Moral of the story? Acknowledge that not everything is awful and praise those that have made your day easier or brighter in one way or another.  The words of praise you hold back can make a hard-working-usually-unappreicated person’s day.

 

Journey

Three years, four months, and four days ago I weighed 250 pounds and was going in to have a lap band placed. I looked like this a few weeks after it was done:

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Today I am 150 pounds! That’s right! I HAVE MET MY GOAL!!! I have lost 100 pounds. At 5′ 6″ that took me from a morbidly obese BMI of 40.3 to a normal weight BMI of 24.2.
Today I look like this and couldn’t be happier that I made the decision to have weight loss surgery:

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It hasn’t been an easy journey but it has been my own. I’ve learned a lot about my messed up head and body image. I will always feel like I’ve stolen some 6 year old kid’s jeans when I take mine out of the dryer but I’m ok with that. I will never again have to feel like I’m pushing the limits on water slides (physics 101) or about my legs going numb from the circulation being cut off by a lunchroom chair.

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Three Years Post-op!!!

Three Year Band-iversary!!!

Today is the three year anniversary of my lap band surgery (Band-iversary if you will).  I have kept a log of my journey in numbers.  Numbers don’t lie.

Three years ago I was 250 pounds, I wore a size 24 pant with XXL shirts, and had a BMI of 41.6 classifying me as a morbidly obese adult woman.  I couldn’t walk up a hill let alone stairs without feeling sweaty and like my heart was in overdrive.  I made sure that all of my tops were larger than necessary to help camouflage my body.  Where I used to have a nice hour-glass shape I was more of an apple with a small indention where a waist might have been.  It was not uncommon for me to secretly eat an entire fast food meal on the way home from work just in time to make dinner at home and eat again.  I am not proud of these things but I know that I am not the only person to have found myself in this situation.

Fast-forward to today.  I weigh 162 pounds and have a BMI of 26 (25 is considered “healthy”).  I can fit into a size 10 but am more comfortable in a 12.  I wear medium sized shirts.  I can not only walk up stairs and feel fine I have been caught running up stairs at work.  I am proud of how I look.  I am conscious of how I carry myself now and wouldn’t even think of trying to blend into the background.  I no longer sneak food.

Do not be fooled into thinking that a Lap Band is an easy answer.  It is far from it.  The dark side of these surgeries isn’t told unless you know where to look.  I’ll let you in on some secrets.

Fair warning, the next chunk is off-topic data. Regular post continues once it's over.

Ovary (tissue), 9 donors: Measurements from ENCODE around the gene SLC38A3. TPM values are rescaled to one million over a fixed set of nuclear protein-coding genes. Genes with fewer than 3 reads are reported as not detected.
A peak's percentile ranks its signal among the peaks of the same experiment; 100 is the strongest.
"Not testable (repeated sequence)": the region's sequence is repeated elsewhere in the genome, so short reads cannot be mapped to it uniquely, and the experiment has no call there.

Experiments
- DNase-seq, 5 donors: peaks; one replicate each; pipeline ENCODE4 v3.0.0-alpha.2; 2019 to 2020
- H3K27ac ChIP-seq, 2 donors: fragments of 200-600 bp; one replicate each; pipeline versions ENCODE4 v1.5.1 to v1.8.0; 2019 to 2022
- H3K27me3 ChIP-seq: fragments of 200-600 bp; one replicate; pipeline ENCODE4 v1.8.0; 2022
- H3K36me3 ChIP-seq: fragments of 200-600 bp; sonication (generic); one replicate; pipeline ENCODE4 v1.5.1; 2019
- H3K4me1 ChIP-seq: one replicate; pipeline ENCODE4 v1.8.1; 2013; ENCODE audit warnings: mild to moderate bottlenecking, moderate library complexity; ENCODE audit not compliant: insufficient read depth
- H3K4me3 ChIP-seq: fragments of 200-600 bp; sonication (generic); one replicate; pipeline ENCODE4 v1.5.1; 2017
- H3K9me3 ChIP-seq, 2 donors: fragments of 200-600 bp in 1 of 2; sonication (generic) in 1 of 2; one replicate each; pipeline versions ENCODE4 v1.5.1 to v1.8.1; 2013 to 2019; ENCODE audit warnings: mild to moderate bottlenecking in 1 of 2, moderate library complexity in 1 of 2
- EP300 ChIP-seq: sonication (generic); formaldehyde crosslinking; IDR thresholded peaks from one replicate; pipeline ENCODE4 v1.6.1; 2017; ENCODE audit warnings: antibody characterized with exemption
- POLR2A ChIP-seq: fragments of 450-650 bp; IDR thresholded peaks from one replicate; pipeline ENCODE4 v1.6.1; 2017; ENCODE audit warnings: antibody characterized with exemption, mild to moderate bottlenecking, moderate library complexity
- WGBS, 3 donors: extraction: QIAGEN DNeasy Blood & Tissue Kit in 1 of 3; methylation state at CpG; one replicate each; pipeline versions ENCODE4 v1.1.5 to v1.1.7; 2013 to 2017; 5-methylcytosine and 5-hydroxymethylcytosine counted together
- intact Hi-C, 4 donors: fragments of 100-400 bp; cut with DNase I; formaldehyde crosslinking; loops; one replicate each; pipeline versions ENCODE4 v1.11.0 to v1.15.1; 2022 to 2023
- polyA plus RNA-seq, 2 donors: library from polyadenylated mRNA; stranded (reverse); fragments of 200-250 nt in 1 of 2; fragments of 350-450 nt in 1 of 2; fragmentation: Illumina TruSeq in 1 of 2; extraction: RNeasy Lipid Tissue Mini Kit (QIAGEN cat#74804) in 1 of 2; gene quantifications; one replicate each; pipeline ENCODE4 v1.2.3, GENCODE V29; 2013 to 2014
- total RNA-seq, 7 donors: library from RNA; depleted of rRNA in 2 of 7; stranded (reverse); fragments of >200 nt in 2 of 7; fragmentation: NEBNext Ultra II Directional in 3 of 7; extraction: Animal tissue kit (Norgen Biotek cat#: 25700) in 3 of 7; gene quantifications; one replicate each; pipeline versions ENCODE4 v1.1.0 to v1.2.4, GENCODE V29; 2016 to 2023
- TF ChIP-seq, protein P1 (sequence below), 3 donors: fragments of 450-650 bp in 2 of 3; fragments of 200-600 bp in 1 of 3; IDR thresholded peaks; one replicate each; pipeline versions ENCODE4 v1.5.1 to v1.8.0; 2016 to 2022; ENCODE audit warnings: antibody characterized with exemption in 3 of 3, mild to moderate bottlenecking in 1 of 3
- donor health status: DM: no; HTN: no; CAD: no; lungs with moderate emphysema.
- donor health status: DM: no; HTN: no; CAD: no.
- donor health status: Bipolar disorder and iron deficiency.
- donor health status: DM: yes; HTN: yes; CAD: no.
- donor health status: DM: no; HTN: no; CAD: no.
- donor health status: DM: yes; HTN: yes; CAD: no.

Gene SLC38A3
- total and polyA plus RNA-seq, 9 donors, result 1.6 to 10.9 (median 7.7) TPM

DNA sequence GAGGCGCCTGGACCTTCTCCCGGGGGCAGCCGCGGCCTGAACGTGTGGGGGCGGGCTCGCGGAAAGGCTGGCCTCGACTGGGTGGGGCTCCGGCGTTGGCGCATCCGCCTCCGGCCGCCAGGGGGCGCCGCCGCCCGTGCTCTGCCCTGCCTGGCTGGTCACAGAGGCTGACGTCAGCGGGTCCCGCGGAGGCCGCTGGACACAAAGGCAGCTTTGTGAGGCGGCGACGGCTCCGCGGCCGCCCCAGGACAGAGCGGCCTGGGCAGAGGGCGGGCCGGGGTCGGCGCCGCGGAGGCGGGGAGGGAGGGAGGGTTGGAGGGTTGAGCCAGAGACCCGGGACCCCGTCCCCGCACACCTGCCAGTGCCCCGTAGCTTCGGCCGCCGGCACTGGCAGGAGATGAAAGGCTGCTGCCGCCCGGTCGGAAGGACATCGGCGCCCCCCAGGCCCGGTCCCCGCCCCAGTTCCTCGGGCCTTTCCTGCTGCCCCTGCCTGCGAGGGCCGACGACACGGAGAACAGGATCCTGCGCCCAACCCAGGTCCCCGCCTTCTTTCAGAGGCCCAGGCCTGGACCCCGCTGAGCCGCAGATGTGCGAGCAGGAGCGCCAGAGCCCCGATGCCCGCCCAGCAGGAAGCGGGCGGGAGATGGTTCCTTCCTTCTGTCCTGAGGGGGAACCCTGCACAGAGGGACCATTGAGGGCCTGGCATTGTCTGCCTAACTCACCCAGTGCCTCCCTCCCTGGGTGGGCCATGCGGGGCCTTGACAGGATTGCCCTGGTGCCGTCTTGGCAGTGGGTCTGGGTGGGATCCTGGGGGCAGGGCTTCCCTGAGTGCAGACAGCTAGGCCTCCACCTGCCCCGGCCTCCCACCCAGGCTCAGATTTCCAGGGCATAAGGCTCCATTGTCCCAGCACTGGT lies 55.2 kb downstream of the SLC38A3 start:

I have a hard time eating certain textures.  If meat is too firm my stomach cannot tolerate it and it is coughed up.  Any food that “puffs” up in my stomach is also coughed up.  So there’s bread and most rice.  I am not using the term “coughed up” as a delicate way of saying that I throw up or puke.  It is a similar action but not exactly correct.  The offending food does not make it into the part of my stomach that houses stomach acid.  So it comes up in about the same form as it went down.  Think of it as a lap-bander hair ball of sorts.  It has taken me a long time to not force the issue.  If a food is a no-no it’s a no-no and there’s no forcing it to work.

One of the lap band rules is no drinking while eating or for an hour after finishing a meal.  If this rule is ignored it also leads to a fun trip to the bathroom.  Except this is not to cough something up it’s to slime for a while.  Yah, sexy I know.  Picture this; you have food in the top stomach pouch (the one that is made by cinching the band around the stomach) waiting it’s turn to drop into the main part of the stomach and all of a sudden you flood this area with water.  It has no where to go but up.  You have essentially backed up the sink.

There are more things but these are the main issues I had the hardest time learning.

How do I live like this? Easily.  Like anything it just takes getting used to.  I love how I feel and would never change my decision to have Lap Band surgery.

I’ve lost the equivalent of a baby calf’s weight!

88% There

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I just checked my BMI and I have just 12 pounds until I am officially a “normal weight”! I have come so far it doesn’t seem real. My brain hasn’t caught up still.

I take my jeans out of the dryer and still think I’ve stolen some four year old’s pants. When I look at the numbers on the scale my eyes skip over the first digit and go straight to the last two. Telling someone that I weigh One Hundred and blah pounds sounds so foreign. Have you ever been asked your age and had to take a moment to think about it? Yah, same thing.

I’d love to give myself till the end of summer to get past “overweight” but I know better than that. So I’ll say by the end of the year.